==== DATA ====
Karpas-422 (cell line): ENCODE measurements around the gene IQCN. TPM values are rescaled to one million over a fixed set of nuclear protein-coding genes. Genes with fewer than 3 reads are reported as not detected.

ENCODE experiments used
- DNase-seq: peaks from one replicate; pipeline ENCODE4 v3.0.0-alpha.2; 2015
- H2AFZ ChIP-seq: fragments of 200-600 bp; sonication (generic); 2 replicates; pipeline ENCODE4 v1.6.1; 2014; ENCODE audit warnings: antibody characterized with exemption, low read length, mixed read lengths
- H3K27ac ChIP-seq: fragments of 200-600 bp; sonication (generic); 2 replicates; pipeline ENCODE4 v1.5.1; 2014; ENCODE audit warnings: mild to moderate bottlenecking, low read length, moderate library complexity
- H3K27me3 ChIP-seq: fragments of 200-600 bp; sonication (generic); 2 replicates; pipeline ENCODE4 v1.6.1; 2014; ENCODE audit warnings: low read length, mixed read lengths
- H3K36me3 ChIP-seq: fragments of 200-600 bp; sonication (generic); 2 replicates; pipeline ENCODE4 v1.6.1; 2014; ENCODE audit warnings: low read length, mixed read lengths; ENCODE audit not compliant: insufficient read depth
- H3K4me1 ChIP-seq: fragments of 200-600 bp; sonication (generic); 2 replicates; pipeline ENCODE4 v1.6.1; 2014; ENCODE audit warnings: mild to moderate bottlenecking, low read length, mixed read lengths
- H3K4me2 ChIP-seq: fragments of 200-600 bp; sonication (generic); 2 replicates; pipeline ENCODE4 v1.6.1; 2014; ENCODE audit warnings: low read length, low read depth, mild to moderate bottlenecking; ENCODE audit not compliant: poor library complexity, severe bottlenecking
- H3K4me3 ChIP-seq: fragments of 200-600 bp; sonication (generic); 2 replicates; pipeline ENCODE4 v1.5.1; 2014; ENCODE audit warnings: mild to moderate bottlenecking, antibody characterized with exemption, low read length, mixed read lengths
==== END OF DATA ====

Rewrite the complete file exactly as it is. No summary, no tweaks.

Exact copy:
Karpas-422 (cell line): ENCODE measurements around the gene IQCN. TPM values are rescaled to one million over a fixed set of nuclear protein-coding genes. Genes with fewer than 3 reads are reported as not detected.

ENCODE experiments used
- DNase-seq: peaks from one replicate; pipeline ENCODE4 v3.0.0-alpha.2; 2015
- H2AFZ ChIP-seq: fragments of 200-600 bp; sonication (generic); 2 replicates; pipeline ENCODE4 v1.6.1; 2014; ENCODE audit warnings: antibody characterized with exemption, low read length, mixed read lengths
- H3K27ac ChIP-seq: fragments of 200-600 bp; sonication (generic); 2 replicates; pipeline ENCODE4 v1.5.1; 2014; ENCODE audit warnings: mild to moderate bottlenecking, low read length, moderate library complexity
- H3K27me3 ChIP-seq: fragments of 200-600 bp; sonication (generic); 2 replicates; pipeline ENCODE4 v1.6.1; 2014; ENCODE audit warnings: low read length, mixed read lengths
- H3K36me3 ChIP-seq: fragments of 200-600 bp; sonication (generic); 2 replicates; pipeline ENCODE4 v1.6.1; 2014; ENCODE audit warnings: low read length, mixed read lengths; ENCODE audit not compliant: insufficient read depth
- H3K4me1 ChIP-seq: fragments of 200-600 bp; sonication (generic); 2 replicates; pipeline ENCODE4 v1.6.1; 2014; ENCODE audit warnings: mild to moderate bottlenecking, low read length, mixed read lengths
- H3K4me2 ChIP-seq: fragments of 200-600 bp; sonication (generic); 2 replicates; pipeline ENCODE4 v1.6.1; 2014; ENCODE audit warnings: low read length, low read depth, mild to moderate bottlenecking; ENCODE audit not compliant: poor library complexity, severe bottlenecking
- H3K4me3 ChIP-seq: fragments of 200-600 bp; sonication (generic); 2 replicates; pipeline ENCODE4 v1.5.1; 2014; ENCODE audit warnings: mild to moderate bottlenecking, antibody characterized with exemption, low read length, mixed read lengths